At Large  February 12, 2020  Chandra Noyes

Jodie Foster to Make Movie on the Mona Lisa Theft

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French newspaper Excelsior proclaims,"The Mona Lisa has returned," January 1, 1914.

One of the greatest thefts in art history is set to grace the big screen soon. Starting in 1911, the Mona Lisa took a two-year vacation from her home at the Louvre, courtesy of an Italian thief who felt it his duty to return her to her homeland. A screenplay based on the book The Day They Stole the Mona Lisa by Seymour Reit is currently being developed for director Jodie Foster.

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Leonardo da Vinci, The Mona Lisa, c. 1503–1506.

In 1911, Vincenzo Peruggia walked into the Louvre in Paris wearing the white worker’s smock he had donned in the past. Instead of beginning his days work, though, he snuck into a neglected broom closet. He waited until the museum closed, and then made his way to the Mona Lisa.

Removing the painting from the wall, Peruggia wrapped it in his coat, tucked it under his arm, and walked out of the same service door he entered through. Taking the subway home, Peruggia brought the Mona Lisa back to his apartment. Because the museum was closed the next day, Peruggia had more than a full day before authorities realized it was missing.

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The empty iron brackets at the Louvre that once held the Mona Lisa.

Many were accused of the theft, including Pablo Picasso and the poet Guillaume Apollinaire, who was imprisoned for the crime. Peruggia was questioned but provided a convincing alibi.

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Vincenzo Peruggia

After two years of sitting on his prize, Peruggia sought to return the work to his native Italy, where he believed she belonged. Ignoring the fact that Leonardo da Vinci himself brought the masterpiece to France, where he spent his last years, Peruggia felt that the French had stolen the work from the Italian people, her rightful owner. From an apartment in Florence, Peruggia attempted to sell the Mona Lisa to the Uffizi Gallery. Director Giovanni Poggi authenticated the work and contacted the authorities.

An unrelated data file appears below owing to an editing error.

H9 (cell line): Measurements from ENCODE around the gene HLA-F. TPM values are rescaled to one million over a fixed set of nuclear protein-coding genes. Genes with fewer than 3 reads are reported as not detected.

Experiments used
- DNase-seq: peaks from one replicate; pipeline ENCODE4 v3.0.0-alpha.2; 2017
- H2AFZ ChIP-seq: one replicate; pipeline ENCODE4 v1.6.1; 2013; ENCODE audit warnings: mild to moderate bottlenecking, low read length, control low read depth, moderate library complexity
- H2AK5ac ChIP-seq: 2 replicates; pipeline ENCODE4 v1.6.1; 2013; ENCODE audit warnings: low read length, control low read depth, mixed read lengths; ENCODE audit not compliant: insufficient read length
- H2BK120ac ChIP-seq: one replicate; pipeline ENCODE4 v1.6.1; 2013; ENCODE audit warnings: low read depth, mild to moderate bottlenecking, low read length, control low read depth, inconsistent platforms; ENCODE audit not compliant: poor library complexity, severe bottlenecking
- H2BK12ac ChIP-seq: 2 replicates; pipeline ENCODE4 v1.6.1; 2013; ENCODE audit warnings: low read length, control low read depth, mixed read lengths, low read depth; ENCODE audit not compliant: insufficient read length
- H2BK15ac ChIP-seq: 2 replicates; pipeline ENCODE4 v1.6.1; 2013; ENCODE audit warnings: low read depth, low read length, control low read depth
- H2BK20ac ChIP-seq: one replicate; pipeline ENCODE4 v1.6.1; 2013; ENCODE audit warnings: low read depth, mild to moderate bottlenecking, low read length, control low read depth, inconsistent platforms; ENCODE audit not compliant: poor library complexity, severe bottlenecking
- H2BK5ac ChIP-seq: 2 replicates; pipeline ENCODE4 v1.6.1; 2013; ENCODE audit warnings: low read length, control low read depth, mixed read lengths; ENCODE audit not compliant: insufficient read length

The media sensation surrounding the theft and return of the Mona Lisa made the painting more famous and important than ever. Though some regarded her as the Renaissance masterpiece we know her to be now, the Mona Lisa was not so ubiquitous in 1913, when she was turned over to the police.

The Mona Lisa toured Italy for two weeks before her return to the Louvre, where she was greeted with much fanfare. Since then her value, both culturally and monetarily, has only increased.

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The Mona Lisa in the Uffizi Gallery, in Florence, 1913. Museum director Giovanni Poggi (right) inspects the painting.

All the drama of the story lends itself easily to film, where, in the hands of director Jodie Foster and with a big studio budget, it will surely make for an exciting thriller. There is no shortage of fascinating characters to populate the film, starting with Peruggia as the passionate protagonist whose patriotism inspired the theft. Other charismatic characters include Picasso and the art forger Yves Chaudron, who found an eager market for his copies of the Mona Lisa while she was missing.

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French newspaper clipping celebrating the return of the Mona Lisa, 1914.

A production timeline has yet to be announced for the film, but in the meantime, you can check out Mona Lisa Is Missing, a 2012 full-length documentary about the theft, as well as the 2006 miniseries The Man Who Stole La Gioconda.

About the Author

Chandra Noyes

Chandra Noyes is the former Managing Editor for Art & Object.

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